Map Data

map "name"
    declaration_name ( data )
end map

map "name"
    declaration_name ( mapfiles )
end map

Map data is arbitrary data of known type coupled with positional information stored in the scene file, or separate binary files. In other words, it carries data which is attached to a point in space but not necessarily related to a surface shape or other existing geometric representations in mental ray, therefore often referred to as a point cloud. Such a map can be generated and used by custom shaders to implement special effects. More importantly, it allows external applications to pass such information efficiently to mental ray, like global illumination information, particle systems, or fluid density grids.

The dimension of a map is the dimension of the position information of its elements: the dimension 3 means that the elements are points in 3D space. mental ray supports dimensions between 1 and 6, for instance to define a 2-dimensional map, or 4-dimensional one.

The map declaration determines the layout of the data attached to the points. The syntax is similar to regular shader declarations and the way it defines a set of parameters. It lists a number of parameters as a pair of a name and associated type, called fields of a map. The dimension of the map is given by an optional first field in the list. If this field is omitted it defaults to 3 for 3D positional data.

declare map "name" (
    [dim countint ,]
    type "field_name",
    type "field_name",
    ...
    type "field_name"
    )
end declare

where type can be one of

[ global ] integer
[ global ] scalar
[ global ] vector
[ global ] color
[ global ] transform
[ global ] array integer nint
[ global ] array scalar nint

 global string nint

to specify 32-bit integers, single-precision floats, 3-component float vectors, 4-component float colors and 4x4 float matrices, as well as fixed size arrays of integers and floats. If the type declaration is prefaced with the global keyword then the field value is stored once per map only, otherwise the field values are stored per point. A string may be attached to a map as a global value, for example to store informal text for identification.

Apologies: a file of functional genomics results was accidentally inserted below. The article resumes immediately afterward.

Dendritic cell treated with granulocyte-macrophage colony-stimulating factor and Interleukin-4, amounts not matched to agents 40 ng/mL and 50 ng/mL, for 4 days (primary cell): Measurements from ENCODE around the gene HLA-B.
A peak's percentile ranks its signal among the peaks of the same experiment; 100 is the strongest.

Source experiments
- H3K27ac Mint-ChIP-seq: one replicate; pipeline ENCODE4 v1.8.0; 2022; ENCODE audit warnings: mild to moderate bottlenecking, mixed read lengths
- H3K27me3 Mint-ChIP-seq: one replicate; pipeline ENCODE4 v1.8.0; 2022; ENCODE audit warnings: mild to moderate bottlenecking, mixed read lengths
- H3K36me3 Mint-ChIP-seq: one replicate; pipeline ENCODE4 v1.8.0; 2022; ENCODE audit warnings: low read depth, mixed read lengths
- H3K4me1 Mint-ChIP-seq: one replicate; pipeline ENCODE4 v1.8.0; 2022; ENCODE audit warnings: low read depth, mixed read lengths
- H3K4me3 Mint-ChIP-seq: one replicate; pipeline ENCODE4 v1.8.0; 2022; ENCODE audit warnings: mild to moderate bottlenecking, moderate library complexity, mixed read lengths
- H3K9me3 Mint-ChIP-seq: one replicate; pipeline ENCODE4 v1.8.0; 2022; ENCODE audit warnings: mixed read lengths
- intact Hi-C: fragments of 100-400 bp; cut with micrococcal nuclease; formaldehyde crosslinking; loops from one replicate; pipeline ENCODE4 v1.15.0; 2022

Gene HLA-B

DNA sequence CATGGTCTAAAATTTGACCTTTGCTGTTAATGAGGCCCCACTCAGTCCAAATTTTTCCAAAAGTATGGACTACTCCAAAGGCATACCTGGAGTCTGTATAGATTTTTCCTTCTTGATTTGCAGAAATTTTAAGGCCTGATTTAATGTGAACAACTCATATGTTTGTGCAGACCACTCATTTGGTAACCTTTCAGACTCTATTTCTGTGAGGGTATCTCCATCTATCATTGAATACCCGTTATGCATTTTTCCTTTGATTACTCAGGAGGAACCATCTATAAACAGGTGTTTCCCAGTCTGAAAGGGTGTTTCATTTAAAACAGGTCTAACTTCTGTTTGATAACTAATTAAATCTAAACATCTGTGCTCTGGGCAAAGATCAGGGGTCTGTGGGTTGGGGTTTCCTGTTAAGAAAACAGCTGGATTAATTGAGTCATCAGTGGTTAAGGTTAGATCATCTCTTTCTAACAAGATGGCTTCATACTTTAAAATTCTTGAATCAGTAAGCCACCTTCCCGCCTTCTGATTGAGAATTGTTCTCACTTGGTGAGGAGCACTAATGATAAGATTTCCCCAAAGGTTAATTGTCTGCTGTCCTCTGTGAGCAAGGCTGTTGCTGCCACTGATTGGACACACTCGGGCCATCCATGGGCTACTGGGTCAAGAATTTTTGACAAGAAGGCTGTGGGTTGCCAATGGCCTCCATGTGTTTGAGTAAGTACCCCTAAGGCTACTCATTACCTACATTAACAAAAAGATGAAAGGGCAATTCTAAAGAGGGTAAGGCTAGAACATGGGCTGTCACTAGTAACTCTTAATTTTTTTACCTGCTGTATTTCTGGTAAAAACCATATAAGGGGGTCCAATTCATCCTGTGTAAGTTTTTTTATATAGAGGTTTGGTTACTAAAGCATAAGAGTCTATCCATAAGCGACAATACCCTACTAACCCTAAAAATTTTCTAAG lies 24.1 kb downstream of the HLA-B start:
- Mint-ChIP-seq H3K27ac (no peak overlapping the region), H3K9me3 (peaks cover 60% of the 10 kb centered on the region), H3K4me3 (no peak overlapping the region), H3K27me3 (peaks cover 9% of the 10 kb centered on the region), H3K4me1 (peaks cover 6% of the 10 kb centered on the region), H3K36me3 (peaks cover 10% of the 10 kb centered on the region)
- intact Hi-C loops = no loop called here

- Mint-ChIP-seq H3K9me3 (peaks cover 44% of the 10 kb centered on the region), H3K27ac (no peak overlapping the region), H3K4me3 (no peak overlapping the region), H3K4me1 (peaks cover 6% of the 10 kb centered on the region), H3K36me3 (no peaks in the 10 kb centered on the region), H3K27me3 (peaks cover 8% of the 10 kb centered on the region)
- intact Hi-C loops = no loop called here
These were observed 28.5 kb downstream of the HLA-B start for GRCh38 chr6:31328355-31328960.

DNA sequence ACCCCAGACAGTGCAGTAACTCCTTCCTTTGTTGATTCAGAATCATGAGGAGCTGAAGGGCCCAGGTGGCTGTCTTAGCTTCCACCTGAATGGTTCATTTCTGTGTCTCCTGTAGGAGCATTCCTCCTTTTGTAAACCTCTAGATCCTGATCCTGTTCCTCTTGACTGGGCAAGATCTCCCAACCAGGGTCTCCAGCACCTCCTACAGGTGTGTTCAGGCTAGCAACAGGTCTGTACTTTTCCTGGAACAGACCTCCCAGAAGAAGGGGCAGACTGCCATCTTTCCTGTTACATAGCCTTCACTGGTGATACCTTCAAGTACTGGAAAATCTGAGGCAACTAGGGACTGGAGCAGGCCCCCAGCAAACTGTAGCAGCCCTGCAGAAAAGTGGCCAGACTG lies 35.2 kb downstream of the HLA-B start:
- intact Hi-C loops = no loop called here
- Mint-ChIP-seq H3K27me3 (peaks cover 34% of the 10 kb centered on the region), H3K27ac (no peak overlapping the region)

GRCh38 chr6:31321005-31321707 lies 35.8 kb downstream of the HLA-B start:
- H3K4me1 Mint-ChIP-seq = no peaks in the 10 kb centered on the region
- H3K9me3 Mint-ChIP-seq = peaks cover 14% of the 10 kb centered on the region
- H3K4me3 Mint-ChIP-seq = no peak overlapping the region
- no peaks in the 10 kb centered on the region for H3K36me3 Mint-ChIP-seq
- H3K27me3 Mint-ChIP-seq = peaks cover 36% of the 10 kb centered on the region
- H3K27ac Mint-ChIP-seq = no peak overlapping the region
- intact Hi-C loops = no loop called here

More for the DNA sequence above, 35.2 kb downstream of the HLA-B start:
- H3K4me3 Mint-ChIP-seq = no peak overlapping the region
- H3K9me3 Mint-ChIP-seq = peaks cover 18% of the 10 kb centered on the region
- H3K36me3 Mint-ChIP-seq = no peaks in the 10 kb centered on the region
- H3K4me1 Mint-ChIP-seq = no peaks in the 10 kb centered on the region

Here is an example of a 3D map declaration:

declare map
    "particle_map" (
        dim                3,
        global integer     "version",
        global string 512  "comment"
        vector             "direction",
        color              "color",
)
end declare

Note The position field does not need to be declared since it is implicitly existing and in this case has a dimension of 3.

Once a map is declared, the declaration name can be used to create an actual map and set its values. This map definition, also known as a map instance, can be passed to a shader like any other shader parameter using the type map available for shader declarations. This allows to declare a shader parameter as a single map, or as an array of maps similar to light lists, for instance.

There are two ways to define map data:

An actual instance of map data according to the declaration example above might look like this:

map "candle_smoke"
    "particle_map" (
        { global 1, "A map example" },
        { 1.23 2.1 3.4 , 0.0 1.0 0.0 , 0.1 0.1 0.1 1.0 },
        { 2.56 1.87 2 , 0.707 0.707 0.0 , 1.0 0.5 0.3 1.0 },
        ...
    )

And in case the data would be provided by external files:

map "candle_smoke"
    "particle_map" ( [ "my_data.pm" ] )

Shaders can access a map if they evaluate a parameter of type map. Shaders may create a map and store it into a file on disk for subsequent uses in different frames or renderings. A typical application is the implementation of a point cache for performance optimizations of a custom rendering effect.

The current implementation of map data has some known limitations.

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